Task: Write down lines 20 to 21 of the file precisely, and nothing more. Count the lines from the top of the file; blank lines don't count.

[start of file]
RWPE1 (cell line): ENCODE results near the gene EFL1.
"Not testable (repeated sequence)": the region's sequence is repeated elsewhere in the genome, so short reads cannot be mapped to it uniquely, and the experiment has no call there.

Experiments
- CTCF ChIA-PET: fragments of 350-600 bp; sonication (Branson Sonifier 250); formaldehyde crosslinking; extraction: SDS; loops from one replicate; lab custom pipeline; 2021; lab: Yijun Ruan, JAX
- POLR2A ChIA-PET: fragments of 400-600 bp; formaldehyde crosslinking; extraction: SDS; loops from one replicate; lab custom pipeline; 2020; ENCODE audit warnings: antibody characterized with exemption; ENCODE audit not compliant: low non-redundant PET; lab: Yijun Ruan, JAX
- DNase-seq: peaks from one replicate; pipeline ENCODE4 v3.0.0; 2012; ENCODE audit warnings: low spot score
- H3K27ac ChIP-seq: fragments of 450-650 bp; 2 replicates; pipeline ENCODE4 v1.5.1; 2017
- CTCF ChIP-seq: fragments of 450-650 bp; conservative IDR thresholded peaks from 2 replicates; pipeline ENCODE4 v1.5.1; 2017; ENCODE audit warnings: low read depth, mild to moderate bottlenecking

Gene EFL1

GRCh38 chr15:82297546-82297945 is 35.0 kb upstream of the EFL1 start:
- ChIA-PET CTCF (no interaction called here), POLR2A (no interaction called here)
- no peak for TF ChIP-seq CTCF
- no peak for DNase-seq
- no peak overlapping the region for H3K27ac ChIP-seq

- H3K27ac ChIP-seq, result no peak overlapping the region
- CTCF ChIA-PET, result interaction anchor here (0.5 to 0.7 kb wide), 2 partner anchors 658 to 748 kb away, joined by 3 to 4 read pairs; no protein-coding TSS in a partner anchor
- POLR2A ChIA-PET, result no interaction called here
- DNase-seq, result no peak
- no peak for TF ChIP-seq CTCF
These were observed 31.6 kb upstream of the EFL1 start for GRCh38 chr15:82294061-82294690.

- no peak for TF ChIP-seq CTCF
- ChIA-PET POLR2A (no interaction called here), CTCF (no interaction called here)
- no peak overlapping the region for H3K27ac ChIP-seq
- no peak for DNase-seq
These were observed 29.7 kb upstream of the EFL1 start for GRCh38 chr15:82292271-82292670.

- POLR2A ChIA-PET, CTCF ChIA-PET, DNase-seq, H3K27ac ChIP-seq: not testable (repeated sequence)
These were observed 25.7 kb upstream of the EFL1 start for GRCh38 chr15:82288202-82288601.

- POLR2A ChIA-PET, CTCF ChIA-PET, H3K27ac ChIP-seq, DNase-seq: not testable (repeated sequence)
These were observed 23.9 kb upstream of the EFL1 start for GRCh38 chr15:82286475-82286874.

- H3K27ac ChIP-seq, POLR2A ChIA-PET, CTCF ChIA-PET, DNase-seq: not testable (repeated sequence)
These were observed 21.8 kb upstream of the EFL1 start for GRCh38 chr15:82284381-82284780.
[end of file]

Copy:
These were observed 31.6 kb upstream of the EFL1 start for GRCh38 chr15:82294061-82294690.

- no peak for TF ChIP-seq CTCF